I don’t recall visiting the upper floor of the barn but Emil invited me into his house. I was only in the front (living) room and it showed all the clutter other visitors have since reported. And, now, I saw the third band saw, a 14″ or 16″ floor model Walker-Turner sitting right in the living room anchored in a pile of sawdust! The reason it was there was because he was using the slab wood as both material for his spoons and as fuel for his heating stove. If he noticed that a piece of “firewood” had promise as a spoon he didn’t want to carry it down to the barn, rough out a spoon, and carry the burnable scraps back to the stove. While not appropriate as fancy decor, the band saw in the living room made perfect sense in terms of Emil’s efficiency-based mindset!
There were several cartons of finished work in the living room, either taken back from, or waiting to go, to galleries. With no transportation of his own, it’s unlikely Emil “delivered” much work. I remember Marge Zap of the Craft Barn in Florida, New York telling me, years later, that the only way she could get work from Emil was to pester him and then finally drive to Thompson and pick up cartons of spoons (and maybe other work as well). Research partner Phil Jurus and his wife Sandye had to do the same for their gallery. The only other thing I remember from the house was a sculpture that was probably the maquette for the never-produced figurehead for the South Street Seaport’s ship Wavertree.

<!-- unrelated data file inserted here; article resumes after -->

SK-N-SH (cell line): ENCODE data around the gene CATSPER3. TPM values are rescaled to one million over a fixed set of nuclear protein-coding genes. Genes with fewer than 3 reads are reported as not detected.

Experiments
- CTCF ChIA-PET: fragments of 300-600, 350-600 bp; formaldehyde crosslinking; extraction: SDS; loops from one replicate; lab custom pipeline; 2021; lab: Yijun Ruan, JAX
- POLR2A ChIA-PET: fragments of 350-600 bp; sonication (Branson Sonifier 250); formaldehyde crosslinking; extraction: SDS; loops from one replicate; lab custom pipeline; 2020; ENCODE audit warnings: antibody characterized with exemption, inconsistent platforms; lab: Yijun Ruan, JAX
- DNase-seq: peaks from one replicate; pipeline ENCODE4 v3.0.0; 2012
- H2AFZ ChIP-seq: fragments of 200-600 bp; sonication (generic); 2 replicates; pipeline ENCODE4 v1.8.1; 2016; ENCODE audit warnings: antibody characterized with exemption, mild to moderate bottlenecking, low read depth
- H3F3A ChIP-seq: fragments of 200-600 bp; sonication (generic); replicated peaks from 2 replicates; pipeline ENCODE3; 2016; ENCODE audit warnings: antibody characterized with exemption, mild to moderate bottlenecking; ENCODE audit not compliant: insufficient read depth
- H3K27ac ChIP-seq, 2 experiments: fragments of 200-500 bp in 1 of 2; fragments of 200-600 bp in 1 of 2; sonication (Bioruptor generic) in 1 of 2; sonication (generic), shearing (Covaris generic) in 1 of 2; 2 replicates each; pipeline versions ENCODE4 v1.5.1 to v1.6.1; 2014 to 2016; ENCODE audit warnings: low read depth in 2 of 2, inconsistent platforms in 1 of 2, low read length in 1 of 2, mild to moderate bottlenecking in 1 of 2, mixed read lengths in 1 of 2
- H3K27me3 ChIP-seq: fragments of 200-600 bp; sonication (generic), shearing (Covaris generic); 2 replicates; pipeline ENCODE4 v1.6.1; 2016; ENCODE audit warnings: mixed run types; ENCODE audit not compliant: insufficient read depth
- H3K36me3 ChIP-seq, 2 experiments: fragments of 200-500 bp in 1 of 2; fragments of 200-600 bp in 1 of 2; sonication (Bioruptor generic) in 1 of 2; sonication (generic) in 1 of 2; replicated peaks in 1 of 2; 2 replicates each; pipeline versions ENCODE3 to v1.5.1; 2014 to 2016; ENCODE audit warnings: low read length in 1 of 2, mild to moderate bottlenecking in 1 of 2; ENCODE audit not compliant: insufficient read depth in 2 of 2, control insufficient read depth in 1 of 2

I didn’t learn much in the way of new techniques but just observing Emil was valuable enough. I’m not conscious of the form of my utensils changing much after the visit though I did try to incorporate an element of his spatulas into my corresponding utensil. Perhaps the visit influenced my work more than I think. A few years ago friends were showing us the interior of their new house and I noticed a small bowl that looked to be one of Emil’s but it didn’t seem plausible that they would have a piece of his. Confused, but excited at possibly coming upon something of Emil’s, I picked up the bowl and turned it over to look for his signature-only to find mine! Then I recalled making this bowl as a gift several years earlier.